|I am sorry, but I have to tell you: Significant weight loss does not happen without effort. Even if you take a pill that comes with just this promise.|
Now, it goes without saying that this is not the first sponsored weight loss study. So you may be asking yourselves rightly, why this one made it into the SuppVersity news while most of the other trash did not, right? Well, there are actually a handful of reasons, of which I consider the following two to be most significant:
- The study design: Double-blinded, an impressive number of subjects (n=91; one subject was "lost to follow up after randomization"; Chong. 2014), all caucasian with a mean age of 42.8 ± 11.2 years (31.9% were male), and full details on the ingredients of the supplement - that's nothing you will see with the average "pimp my product" study
- The supplement ingredients: Garcinia cambogia aka HCA, camelia sinensis aka green tea, coffea arabica aka green coffee bean extract and lagerstroemia speciosa aka Banaba are all ingredients you will find in many of the currently available supplements.
Apropos "relevant", what certainly is relevant is the ingredient profile each of the 6 tablets (2x3) the subjects consumed on a daily basis:
Table 1: Subjects' demographics at baseline - age (years), height (cm), body weight (kg; from Chong. 2014)
- C.sinensis extract (100 mg) – at least 15% epigallocatechin-3-gallate and 11% caffeine;
- unroasted C.arabica extract (75 mg) – at least 25% chlorogenic acid and 5% caffeine; and
- L. speciosa extract (25 mg) – at least 5% corosolic acid in a standardized extract
Do not buy non-standardized herbal / natural supplements! You could not only be wasting your money on products without active ingredients, you could - in the worst case - end up with a sloppily produced extract that contains all the bad stuff from the raw material (e.g. all the heavy metals from Chinese green tea | learn more) and not a single microgram of the of the active ingredient.You don't want "green tea" in your fat burner, you want a green tea extract with a standardized amount of catechins in it and if the bottle doesn't say anything about "standardization" / "standardized for", etc. you can be sure that what you are buying is hardly different from the content of the contents of the cheapest tea bags from the supermarket next door - the only difference being: It did not have to pass the rigorous quality control of the supermarket chain!
But let's get back to the study at hand. The subjects consumed what I would call a pretty lame iteration of the SGD, the "standard German diet". It's not as "SAD" as the standard American one, but my fellow countrymen and -women have gained some ground in terms of eating unhealthy over the past two decades; and the fact that "[t]he diet plans were compiled by a dietician and ensured a balanced diet providing 30% of the ingested energy as fat," (Chong. 2014) does not increase my confidence in the overall quality of the foods the subjects consumed at one out of five distinct energy equivalents, i.e. 1500, 1800, 2000, 2200, and 2500 kcal per day - obviously calculated based on the theoretical energy requirements of the subjects.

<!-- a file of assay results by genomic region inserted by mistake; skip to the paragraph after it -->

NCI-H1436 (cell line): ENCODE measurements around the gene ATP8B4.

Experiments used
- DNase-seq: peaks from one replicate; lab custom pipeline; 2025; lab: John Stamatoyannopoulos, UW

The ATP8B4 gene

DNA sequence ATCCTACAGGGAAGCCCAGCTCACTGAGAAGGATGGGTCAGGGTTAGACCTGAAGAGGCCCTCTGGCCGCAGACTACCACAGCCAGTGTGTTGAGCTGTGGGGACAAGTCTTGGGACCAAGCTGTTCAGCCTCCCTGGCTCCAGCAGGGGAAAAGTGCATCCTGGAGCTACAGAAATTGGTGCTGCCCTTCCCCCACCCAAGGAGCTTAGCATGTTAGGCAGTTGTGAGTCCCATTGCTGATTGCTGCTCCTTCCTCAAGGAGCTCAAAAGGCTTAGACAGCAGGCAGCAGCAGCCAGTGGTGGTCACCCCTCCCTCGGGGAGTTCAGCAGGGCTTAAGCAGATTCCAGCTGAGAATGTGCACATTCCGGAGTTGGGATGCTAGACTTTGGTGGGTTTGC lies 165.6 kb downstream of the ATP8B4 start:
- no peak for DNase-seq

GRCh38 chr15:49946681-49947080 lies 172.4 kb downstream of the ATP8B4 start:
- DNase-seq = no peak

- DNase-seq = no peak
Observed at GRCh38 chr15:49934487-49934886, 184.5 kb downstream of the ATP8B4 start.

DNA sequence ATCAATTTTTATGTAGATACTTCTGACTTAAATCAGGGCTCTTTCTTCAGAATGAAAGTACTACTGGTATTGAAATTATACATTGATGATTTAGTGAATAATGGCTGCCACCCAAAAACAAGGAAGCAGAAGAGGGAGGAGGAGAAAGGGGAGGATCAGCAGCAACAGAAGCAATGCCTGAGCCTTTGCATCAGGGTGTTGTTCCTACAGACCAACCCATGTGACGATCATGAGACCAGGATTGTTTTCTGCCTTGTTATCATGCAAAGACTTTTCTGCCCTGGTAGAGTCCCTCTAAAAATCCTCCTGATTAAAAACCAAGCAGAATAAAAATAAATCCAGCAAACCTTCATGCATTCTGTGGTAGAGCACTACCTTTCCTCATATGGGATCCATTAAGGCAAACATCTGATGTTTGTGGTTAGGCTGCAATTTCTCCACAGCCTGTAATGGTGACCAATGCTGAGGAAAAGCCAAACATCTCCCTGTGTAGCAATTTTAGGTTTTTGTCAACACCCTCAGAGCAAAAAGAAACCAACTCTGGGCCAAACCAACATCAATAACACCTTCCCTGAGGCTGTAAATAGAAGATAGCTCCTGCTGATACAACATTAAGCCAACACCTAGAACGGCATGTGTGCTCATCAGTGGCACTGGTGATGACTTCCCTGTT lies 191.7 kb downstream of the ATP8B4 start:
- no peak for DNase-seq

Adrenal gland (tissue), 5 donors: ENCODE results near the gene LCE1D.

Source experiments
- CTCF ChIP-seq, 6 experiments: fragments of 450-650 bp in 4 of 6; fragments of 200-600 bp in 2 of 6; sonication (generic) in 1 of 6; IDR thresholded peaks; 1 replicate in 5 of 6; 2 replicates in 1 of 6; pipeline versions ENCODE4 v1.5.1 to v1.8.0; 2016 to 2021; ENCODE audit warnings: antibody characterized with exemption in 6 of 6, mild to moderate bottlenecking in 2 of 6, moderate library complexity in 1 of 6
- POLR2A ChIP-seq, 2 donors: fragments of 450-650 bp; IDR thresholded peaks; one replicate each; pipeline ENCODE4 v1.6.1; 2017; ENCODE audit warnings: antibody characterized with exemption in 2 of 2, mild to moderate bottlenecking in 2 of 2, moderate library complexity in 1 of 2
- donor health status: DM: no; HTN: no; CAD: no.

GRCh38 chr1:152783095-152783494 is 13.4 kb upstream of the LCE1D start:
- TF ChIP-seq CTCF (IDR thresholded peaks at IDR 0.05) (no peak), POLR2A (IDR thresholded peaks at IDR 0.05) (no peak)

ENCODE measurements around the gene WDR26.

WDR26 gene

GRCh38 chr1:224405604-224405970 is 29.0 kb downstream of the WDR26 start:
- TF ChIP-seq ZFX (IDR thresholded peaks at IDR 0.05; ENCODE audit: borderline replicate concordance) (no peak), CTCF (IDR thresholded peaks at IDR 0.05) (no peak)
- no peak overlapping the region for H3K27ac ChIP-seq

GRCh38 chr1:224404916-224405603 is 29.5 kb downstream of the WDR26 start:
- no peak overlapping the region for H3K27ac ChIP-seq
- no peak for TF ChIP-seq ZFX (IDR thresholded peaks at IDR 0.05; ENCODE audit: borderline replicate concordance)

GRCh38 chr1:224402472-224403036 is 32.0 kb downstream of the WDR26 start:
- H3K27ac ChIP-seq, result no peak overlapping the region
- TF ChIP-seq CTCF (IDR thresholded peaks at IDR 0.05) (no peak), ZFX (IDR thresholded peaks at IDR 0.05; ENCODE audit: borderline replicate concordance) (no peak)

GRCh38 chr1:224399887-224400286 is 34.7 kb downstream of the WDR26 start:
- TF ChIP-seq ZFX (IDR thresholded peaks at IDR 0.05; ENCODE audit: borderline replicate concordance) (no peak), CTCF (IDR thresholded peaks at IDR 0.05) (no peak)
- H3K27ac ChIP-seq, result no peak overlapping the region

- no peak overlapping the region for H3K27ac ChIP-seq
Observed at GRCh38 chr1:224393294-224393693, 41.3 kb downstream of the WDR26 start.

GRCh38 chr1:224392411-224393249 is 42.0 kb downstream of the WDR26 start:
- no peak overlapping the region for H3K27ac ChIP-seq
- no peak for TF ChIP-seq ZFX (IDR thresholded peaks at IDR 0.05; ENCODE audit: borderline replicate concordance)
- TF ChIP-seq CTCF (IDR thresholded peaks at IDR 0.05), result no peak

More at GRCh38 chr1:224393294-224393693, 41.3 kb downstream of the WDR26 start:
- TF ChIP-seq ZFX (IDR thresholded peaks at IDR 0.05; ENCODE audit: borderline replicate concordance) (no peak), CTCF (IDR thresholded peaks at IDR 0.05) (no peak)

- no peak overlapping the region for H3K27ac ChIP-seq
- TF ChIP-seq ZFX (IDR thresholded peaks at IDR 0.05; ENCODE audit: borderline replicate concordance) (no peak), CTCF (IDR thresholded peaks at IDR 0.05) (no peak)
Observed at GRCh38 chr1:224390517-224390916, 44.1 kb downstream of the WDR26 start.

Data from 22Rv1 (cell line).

If we rely on the messed up 3,500kcal per pound of fat calculation I've debunked years ago (read the corresponding article "Busting the 3,500kcal = 1lbs Weight Loss Myth!"), the "diet" alone should have yielded a net reduction in body fat of ~1lbs per week and thus a total fat loss of 12weeks x 1lbs per week = 12lbs or ~6kg of pure fat!
I hope you are not surprised to see that this was exactly not what happened. In fact, after the first four weeks, when the subjects in both groups should have had lost roughly 2kg of body fat, the average study participants in the active and the placebo arm of the study had lost only ~1lbs of body fat and a total of ~1.5lbs of weight.
|Figure 1: Absolute changes in body weight (kg) and body fat (kg) over the 12-week study period (Chong. 2014)|
Programming a 500kcal deficit based on calculated energy expenditure is stupid
Moreover, the fact that the subjects in the placebo arm gained almost 1lbs of body fat does not speak to either, the competence of the "registered dieticians" who compiled their diets, or the subjects' ability to stick to their alleged 500kcal deficit.
|2x-3x higher than RDA protein help men and women lose fat, not weight, but there is a limit to wheer more is actually better | learn more|
This means, compared to the average for whom the equations the dietitians used to calculate their baseline intake may be more or less accurate, their real energy expenditure would be lower than what the equation says.
It's thus not impossible that their weight and fat gain (see Figure 1) was a simple result of the dieticians' stoic over-reliance on unreliable math and a minimal real-world calorie deficit (probably way below 500kcal) that was further reduced by non-adherence - especially in the placebo group.
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